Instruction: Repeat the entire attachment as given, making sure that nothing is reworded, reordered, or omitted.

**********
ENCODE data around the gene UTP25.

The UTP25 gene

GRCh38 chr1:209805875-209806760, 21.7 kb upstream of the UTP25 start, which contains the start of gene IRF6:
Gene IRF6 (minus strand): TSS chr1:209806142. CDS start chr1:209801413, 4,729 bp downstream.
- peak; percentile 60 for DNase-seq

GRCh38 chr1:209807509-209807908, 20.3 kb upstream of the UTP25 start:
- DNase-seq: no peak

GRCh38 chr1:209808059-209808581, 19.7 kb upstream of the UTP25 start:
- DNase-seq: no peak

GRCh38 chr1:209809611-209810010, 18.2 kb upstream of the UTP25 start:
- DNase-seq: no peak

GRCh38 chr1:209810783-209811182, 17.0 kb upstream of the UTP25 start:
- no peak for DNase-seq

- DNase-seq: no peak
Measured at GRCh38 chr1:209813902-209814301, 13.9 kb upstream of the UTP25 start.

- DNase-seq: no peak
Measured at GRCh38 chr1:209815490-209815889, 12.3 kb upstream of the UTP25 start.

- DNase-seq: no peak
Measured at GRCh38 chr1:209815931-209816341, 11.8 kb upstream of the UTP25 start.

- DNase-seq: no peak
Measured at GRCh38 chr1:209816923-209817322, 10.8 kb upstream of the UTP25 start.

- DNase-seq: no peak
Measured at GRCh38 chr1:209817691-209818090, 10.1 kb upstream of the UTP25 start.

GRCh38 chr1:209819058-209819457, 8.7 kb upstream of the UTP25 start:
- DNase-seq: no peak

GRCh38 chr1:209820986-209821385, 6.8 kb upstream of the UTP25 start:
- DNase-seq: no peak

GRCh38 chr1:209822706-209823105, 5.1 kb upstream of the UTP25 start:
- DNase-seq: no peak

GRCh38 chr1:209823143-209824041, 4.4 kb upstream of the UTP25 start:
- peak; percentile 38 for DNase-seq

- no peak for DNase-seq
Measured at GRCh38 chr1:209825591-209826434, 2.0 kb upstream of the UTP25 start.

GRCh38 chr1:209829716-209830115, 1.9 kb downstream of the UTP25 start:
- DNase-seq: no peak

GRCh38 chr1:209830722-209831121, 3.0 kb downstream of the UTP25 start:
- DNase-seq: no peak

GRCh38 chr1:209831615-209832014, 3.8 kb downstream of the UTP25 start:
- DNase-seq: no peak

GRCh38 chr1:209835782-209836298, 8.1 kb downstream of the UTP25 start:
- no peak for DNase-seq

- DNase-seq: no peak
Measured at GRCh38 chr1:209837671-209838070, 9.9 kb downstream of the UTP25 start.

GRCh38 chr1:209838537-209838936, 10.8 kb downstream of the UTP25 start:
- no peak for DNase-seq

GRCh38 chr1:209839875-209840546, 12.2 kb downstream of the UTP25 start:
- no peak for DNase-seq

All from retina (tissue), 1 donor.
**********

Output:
ENCODE data around the gene UTP25.

The UTP25 gene

GRCh38 chr1:209805875-209806760, 21.7 kb upstream of the UTP25 start, which contains the start of gene IRF6:
Gene IRF6 (minus strand): TSS chr1:209806142. CDS start chr1:209801413, 4,729 bp downstream.
- peak; percentile 60 for DNase-seq

GRCh38 chr1:209807509-209807908, 20.3 kb upstream of the UTP25 start:
- DNase-seq: no peak

GRCh38 chr1:209808059-209808581, 19.7 kb upstream of the UTP25 start:
- DNase-seq: no peak

GRCh38 chr1:209809611-209810010, 18.2 kb upstream of the UTP25 start:
- DNase-seq: no peak

GRCh38 chr1:209810783-209811182, 17.0 kb upstream of the UTP25 start:
- no peak for DNase-seq

- DNase-seq: no peak
Measured at GRCh38 chr1:209813902-209814301, 13.9 kb upstream of the UTP25 start.

- DNase-seq: no peak
Measured at GRCh38 chr1:209815490-209815889, 12.3 kb upstream of the UTP25 start.

- DNase-seq: no peak
Measured at GRCh38 chr1:209815931-209816341, 11.8 kb upstream of the UTP25 start.

- DNase-seq: no peak
Measured at GRCh38 chr1:209816923-209817322, 10.8 kb upstream of the UTP25 start.

- DNase-seq: no peak
Measured at GRCh38 chr1:209817691-209818090, 10.1 kb upstream of the UTP25 start.

GRCh38 chr1:209819058-209819457, 8.7 kb upstream of the UTP25 start:
- DNase-seq: no peak

GRCh38 chr1:209820986-209821385, 6.8 kb upstream of the UTP25 start:
- DNase-seq: no peak

GRCh38 chr1:209822706-209823105, 5.1 kb upstream of the UTP25 start:
- DNase-seq: no peak

GRCh38 chr1:209823143-209824041, 4.4 kb upstream of the UTP25 start:
- peak; percentile 38 for DNase-seq

- no peak for DNase-seq
Measured at GRCh38 chr1:209825591-209826434, 2.0 kb upstream of the UTP25 start.

GRCh38 chr1:209829716-209830115, 1.9 kb downstream of the UTP25 start:
- DNase-seq: no peak

GRCh38 chr1:209830722-209831121, 3.0 kb downstream of the UTP25 start:
- DNase-seq: no peak

GRCh38 chr1:209831615-209832014, 3.8 kb downstream of the UTP25 start:
- DNase-seq: no peak

GRCh38 chr1:209835782-209836298, 8.1 kb downstream of the UTP25 start:
- no peak for DNase-seq

- DNase-seq: no peak
Measured at GRCh38 chr1:209837671-209838070, 9.9 kb downstream of the UTP25 start.

GRCh38 chr1:209838537-209838936, 10.8 kb downstream of the UTP25 start:
- no peak for DNase-seq

GRCh38 chr1:209839875-209840546, 12.2 kb downstream of the UTP25 start:
- no peak for DNase-seq

All from retina (tissue), 1 donor.